Despite a serious drought, 2007 will not be remembered as a bad year by many Maryland farmers.
Cash receipts (sales at the farm level) jumped 25 percent to just short of $2 billion in 2007.
A more meaningful number, net farm income, rose nearly 22 percent to $724.9 million last year, according to the Maryland Department of Agriculture's summary of farming in 2007, released last week.
Looking back on 2007, it seems that what Mother Nature took away in the form of lower production because of drought was offset by a favorable commodities market.
Severe drought prevailed throughout the 2007 crop year. At season's end, precipitation ranged from just 52 percent of normal in Western Maryland to 77 percent of normal on the Eastern Shore.
"Our gains were driven by price, not higher production," said Barbara Rater, chief statistician at Maryland's Agricultural Statistics office.
Maryland dairy farmers, who have been disappearing at an alarming rate the past three decades, were a big beneficiary of higher prices last year.
Cash receipts from milk marketing last year totaled $207.6 million. This was an increase of 37 percent from the $151.5 million for 2006.
Farmers received an average price of $20 per hundredweight for their milk last year, up from $13.80 the previous year.
The boost in farm sales came despite a drop in milk production. The state dairy herd produced 1.04 billion pounds of milk last year, down 5 percent from the 1.10 billion pounds produced in 2006.
There were 58,000 dairy cows in the state last year. This was down by about 6,000 head, but on average each cow produced more milk.
In 2007, milk per cow averaged 18,017 pounds, up 736 pounds per cow from the previous year.
Poultry is by far the largest farm business in the state. Maryland ranked seventh in the nation last year in the number of broilers produced.
Broilers continue to lead Maryland agriculture farm receipts, counting for 37 percent of total farm sales.
In 2007, the average price per pound for a broiler was 46 cents. The total value of production last year was $732 million, an increase of 36.8 percent over sales the previous year.
The average weight per broiler remained unchanged at 5.4 pounds.
Last year, 373 million broiler-type chicks were hatched in commercial facilities, a decline of less than 1 percent from 2006.
Egg production decreased to 702 million, down from 733 million in 2006.
Turkey production increased. Farmers raised 750,000 turkeys last year valued at $13.65 million. In 2006, they produced 730,000 birds valued at $12.52 million.
Grain farmers padded their wallets last year even while their crops dried in the fields.
It was an interesting year for corn because of a spike in demand and skyrocketing prices.
The U.S. produced the largest corn crop on record, as producers harvested the most acreage since 1933 with the second-highest yield on record.
Maryland followed the national trend and planted 540,000 acres of corn, up 10 percent from 2006 and the largest corn acreage planted since 1992.
The drought took its toll on production, which was estimated at 46.9 million bushels, down 22 percent from the previous year.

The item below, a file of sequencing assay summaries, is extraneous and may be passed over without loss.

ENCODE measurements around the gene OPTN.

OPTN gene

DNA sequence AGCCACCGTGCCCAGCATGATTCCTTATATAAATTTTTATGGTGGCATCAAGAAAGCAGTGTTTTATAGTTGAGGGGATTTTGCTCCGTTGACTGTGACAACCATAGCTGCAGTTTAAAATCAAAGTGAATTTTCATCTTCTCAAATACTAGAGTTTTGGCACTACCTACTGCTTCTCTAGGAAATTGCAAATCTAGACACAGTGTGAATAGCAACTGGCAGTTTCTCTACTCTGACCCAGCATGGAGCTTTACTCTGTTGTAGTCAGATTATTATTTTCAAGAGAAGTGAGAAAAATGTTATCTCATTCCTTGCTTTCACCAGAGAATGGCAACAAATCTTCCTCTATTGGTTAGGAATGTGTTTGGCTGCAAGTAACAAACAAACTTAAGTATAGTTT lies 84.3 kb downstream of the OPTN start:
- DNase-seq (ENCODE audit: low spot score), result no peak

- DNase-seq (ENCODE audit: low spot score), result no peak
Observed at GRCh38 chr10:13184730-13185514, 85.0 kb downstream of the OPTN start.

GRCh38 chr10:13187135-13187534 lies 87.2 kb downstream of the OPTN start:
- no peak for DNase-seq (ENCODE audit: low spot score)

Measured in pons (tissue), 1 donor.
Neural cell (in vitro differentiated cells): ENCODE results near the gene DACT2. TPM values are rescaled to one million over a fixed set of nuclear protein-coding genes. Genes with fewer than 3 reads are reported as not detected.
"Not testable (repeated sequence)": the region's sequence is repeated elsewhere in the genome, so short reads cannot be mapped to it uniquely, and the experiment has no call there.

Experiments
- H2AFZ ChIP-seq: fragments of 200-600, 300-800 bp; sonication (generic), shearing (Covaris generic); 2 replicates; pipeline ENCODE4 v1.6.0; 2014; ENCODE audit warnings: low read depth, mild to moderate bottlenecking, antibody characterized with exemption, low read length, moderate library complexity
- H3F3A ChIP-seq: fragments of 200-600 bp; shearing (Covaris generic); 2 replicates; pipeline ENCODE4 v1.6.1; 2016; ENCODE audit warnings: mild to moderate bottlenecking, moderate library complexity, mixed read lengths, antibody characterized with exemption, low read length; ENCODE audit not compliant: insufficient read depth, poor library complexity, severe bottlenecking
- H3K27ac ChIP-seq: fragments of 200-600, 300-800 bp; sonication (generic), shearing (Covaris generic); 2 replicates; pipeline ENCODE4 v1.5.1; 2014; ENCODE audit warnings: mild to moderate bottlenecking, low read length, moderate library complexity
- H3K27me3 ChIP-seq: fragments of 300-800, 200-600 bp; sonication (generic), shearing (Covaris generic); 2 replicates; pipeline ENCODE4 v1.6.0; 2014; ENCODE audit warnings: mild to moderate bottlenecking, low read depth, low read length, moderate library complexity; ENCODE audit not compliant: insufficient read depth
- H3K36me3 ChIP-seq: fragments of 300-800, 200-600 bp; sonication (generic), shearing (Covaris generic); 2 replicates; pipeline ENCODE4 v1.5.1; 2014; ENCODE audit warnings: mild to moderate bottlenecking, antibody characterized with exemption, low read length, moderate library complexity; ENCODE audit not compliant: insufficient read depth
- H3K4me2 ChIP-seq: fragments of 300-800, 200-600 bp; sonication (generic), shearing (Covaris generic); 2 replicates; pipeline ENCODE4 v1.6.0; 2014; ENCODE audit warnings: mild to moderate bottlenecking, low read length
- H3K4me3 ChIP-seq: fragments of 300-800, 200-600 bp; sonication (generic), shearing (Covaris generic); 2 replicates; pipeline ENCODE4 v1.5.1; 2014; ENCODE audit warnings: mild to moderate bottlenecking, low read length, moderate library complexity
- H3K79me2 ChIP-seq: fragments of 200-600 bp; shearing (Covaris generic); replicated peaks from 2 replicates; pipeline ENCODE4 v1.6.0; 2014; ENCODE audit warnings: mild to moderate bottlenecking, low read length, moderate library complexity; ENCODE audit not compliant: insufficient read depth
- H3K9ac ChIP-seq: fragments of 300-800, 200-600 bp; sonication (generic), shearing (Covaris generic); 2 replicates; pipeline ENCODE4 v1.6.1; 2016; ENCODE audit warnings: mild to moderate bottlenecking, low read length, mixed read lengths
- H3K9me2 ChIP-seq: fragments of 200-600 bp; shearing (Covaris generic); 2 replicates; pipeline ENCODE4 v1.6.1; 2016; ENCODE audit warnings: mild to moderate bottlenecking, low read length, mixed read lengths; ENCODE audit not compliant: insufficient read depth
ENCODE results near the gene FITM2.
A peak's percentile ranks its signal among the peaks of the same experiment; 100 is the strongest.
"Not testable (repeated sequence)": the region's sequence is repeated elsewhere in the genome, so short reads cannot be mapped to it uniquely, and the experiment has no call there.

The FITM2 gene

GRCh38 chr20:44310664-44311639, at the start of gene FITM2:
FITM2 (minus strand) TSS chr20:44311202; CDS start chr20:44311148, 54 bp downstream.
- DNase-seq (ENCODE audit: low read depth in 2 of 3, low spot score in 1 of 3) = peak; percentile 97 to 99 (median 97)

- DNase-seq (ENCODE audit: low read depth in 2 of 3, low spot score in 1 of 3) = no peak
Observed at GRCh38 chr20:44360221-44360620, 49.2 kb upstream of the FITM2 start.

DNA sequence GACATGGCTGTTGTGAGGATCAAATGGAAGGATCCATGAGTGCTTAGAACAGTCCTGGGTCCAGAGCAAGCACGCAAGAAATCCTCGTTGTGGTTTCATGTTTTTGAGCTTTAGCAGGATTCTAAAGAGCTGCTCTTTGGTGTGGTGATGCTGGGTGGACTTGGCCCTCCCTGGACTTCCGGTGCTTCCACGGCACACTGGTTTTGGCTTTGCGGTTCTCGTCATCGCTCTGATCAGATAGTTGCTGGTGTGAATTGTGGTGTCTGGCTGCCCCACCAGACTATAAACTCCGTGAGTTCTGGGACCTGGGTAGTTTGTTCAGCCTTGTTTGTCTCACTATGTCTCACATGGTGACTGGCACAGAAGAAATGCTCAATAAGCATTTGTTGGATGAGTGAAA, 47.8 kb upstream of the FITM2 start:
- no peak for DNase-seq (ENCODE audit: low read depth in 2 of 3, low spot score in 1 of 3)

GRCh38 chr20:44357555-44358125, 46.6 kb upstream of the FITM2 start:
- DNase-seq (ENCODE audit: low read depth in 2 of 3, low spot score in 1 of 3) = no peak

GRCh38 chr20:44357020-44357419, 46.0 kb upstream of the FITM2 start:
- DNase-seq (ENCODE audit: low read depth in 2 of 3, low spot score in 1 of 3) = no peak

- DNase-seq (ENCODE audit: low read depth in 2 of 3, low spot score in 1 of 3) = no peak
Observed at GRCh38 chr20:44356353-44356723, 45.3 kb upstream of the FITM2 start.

Again, it was a case of the market giving what nature took away. As a result of higher prices, corn sales totaled $137.8 million last year, up from $120.8 million in 2006.
As acreage shifted to corn, farmers planted fewer soybeans last year. The combination of fewer acres planted and the drought resulted in the production of 10.3 million bushels of soybeans, the smallest crop since 1987.
But higher prices resulted in soybean sales of $94 million last year, compared with $86 million the previous year.
Maryland's small grain crops, wheat and barley, were mostly mature by the time the drought set in, and as a result production was reasonably good.
Good yields, along with a surge in acres planted, resulted in total production of 11.6 million bushels of wheat last year. It was the largest wheat crop since 2000. Cash receipts from wheat totaled $60.7 million. This was more than double farm sales of wheat the previous year.
Farmers also harvested 34,000 acres of barley last year, up slightly from 32,000 acres harvested in 2006.
The drought reduced the barley yield to 84 bushels per acre, down from 87 bushels per acre the previous year.
Barley sales at the farm totaled $5,748,000 last year, up from $4,163,000.
Last year will not be remembered fondly by livestock farmers. Cash receipts of cattle and calves totaled $81,002,000. This was down from $83,555,000 in 2006, a year when the cost of feeding cattle was considerably lower.
Hog receipts rose slightly last year to $7,303,000 from $7,014,000 in 2006. But last year's hog sales were well below the $9,055,000 posted in 2005.
On the plus side, the number of farms in the state held firm at 12,000 last year as did the land in farm acreage. Farm acreage was 2,035,000 at the end of 2007.
Gross farm income in the state jumped from $2 billion in 2006 to $2.4 billion last year.
Unfortunately, some of this gain was offset by higher production costs. Farmers paid out $1.2 billion to produce their crops and livestock last year. This was up from $1.05 billion in 2006.
Average net income per farm totaled $60,408 last year, up from $49,547 in 2006.